In 1930s Liverpool, seven year old Liam (Anthony Burrows) stutters under stress, a state he's in frequently at his Catholic school. His Dad's (Ian Hart, "The End of the Affair") proud to hold a job, but times are still tough Mam (Claire Hackett) is fiercely protective of her family and the potent love between her and her husband provides an aura of joy in dismal surroundings. The fragility of happiness is dealt a harsh blow, however, when Dad loses his job while maintaining his pride in director Stephen Frears' "Liam."
Laura's Review: C
"Liam" is sure to suffer from its overwhelming likeness to "Angela's Ashes," the unsuccessful film adaption of the wildly successful Frank McCourt novel. While the Dad in this tale is not an alcoholic, his inability to swallow his pride in order to provide for his family has tragic consequences.
Dad would rather buy his former boss a beer he can ill afford, then hold out his hand for a work ticket with the others in his predicament. When his gesture is returned the next morning with a patronizing sneer and no work, Dad spits in the man's face. Mam sends daughter Teresa out to work for a wealthy Jewish family, admonishing her to refuse to clean the toilets (the first chore we witness her performing). Older brother Con (David Hart) works at the shipyards while Dad picks up cigarette butts and grows increasingly furious at the Catholic Church and the Jews whom he sees as bringing in cheap Irish labor to deny him of his rightful wage.
Liam faces a crisis of faith after accidentally seeing his mother naked and being too afraid to 'confess' his sin before his First Communion. His teacher Mrs. Abernathy (Anne Reid) brings in Father Ryan (Russell Dixon) to impress upon Liam and his classmates the ease with which they could damn themselves to hell, complete with graphic descriptions of hellfire and frightful metaphors for eternity. Teresa must face the guilt of preferring her kind employer, Mrs. Samuels (Jane Gurnett), to the mother who's growing increasingly pinched with the burdens placed upon her. To make matters worse, Teresa finds herself shielding the affair Mrs. Samuels is having, and, driven to the confessional, is told she can no longer work there.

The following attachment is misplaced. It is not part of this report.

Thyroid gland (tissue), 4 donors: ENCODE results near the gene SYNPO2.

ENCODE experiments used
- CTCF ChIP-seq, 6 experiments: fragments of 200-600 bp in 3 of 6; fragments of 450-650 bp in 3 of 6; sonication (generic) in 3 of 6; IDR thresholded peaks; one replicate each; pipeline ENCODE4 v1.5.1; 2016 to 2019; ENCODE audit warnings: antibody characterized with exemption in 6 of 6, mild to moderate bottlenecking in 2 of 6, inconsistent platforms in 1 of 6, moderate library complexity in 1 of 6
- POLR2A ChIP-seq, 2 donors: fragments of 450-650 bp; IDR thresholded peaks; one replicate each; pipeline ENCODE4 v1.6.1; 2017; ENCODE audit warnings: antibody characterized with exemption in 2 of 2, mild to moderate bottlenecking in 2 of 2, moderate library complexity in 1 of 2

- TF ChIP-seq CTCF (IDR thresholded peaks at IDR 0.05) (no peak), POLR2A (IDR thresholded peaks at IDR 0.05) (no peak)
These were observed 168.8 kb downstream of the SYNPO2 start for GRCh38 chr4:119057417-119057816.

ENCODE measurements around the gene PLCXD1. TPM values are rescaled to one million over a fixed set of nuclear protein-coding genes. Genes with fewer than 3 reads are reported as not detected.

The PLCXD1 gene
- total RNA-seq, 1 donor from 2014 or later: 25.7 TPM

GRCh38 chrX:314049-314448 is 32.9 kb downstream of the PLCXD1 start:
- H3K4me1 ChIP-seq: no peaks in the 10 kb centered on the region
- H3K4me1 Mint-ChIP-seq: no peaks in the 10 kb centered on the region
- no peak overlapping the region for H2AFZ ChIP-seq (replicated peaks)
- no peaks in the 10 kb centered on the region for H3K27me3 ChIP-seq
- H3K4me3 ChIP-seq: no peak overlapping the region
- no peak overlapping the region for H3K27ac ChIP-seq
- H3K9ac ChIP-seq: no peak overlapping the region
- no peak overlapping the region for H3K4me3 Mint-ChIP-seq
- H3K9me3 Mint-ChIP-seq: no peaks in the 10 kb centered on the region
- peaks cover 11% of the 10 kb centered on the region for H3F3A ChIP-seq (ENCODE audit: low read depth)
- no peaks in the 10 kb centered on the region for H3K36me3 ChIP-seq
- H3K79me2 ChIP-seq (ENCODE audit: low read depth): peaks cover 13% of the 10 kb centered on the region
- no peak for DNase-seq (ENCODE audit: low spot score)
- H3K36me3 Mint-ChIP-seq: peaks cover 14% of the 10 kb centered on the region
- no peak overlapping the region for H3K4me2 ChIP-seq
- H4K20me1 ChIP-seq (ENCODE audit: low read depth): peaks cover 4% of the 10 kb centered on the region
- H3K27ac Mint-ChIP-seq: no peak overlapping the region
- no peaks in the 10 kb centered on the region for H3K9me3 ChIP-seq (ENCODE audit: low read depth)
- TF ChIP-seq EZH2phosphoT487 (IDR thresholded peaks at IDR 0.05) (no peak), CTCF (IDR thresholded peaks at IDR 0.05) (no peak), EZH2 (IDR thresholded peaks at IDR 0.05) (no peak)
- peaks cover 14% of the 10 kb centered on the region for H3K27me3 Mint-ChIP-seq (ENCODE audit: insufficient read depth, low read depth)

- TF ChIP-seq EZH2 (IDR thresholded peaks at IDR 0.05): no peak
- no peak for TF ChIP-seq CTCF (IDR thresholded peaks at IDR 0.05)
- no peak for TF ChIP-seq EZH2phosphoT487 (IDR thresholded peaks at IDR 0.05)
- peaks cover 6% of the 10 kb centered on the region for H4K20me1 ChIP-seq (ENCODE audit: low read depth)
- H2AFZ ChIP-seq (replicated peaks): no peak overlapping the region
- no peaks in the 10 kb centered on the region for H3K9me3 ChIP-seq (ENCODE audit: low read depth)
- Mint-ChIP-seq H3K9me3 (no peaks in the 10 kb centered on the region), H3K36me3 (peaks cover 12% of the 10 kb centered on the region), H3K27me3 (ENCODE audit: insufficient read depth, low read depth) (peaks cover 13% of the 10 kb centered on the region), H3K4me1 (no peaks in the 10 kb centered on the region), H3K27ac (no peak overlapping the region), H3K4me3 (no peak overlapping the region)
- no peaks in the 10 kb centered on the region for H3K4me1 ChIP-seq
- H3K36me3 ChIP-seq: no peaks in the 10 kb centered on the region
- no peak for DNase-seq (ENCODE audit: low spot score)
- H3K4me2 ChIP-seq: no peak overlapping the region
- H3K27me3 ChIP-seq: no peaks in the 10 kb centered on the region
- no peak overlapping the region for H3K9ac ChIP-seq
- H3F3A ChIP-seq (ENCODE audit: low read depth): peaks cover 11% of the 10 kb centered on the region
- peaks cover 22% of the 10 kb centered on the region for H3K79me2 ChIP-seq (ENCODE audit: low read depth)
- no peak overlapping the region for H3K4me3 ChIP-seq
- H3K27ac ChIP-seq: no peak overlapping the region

Screenwriter Jimmy McGovern ("Priest") depicts a family being battered by the circumstances of its time and place, but even as he provides motivation for Dad's misplaced resentments, his transformation of the loving family man into a black-shirted Fascist is alarmingly abrupt. The fire bombing of the local Jewish pawnbroker's transports us out of Liverpool into Nazi Germany. For all its bleakness, "Angela's Ashes" often became quite funny during schoolroom catechism scenes while McGovern merely manages to elicit a smile or two. McGovern's horrifically ironic climax is too symbolic and coincidental, draining the scene of its intended emotional impact.
The cast is uniformly strong. Claire Hackett makes Mam more than just the strong survivor - she's a woman, too. Ian Hart shows how resentment can make a good man capable of horrible actions. Young Megan Burns conveys the conflict of liking a person but not their actions, while on the flip side, Jane Gurnett creates a privileged woman of kindness and understanding with an inexplicable weakness. The cherubic looking young Burrows is an adorable Liam, even if his stutter isn't entirely convincing. However, if it was the filmmakers' intent to have Liam act as our point of view, they don't succeed, as Liam's comprehension of events would be quite different than what's presented here.
"Liam" certainly isn't a chore to sit through, and it does have its moments, but its flaws and release behind a similar, higher profile work place it in the minor leagues.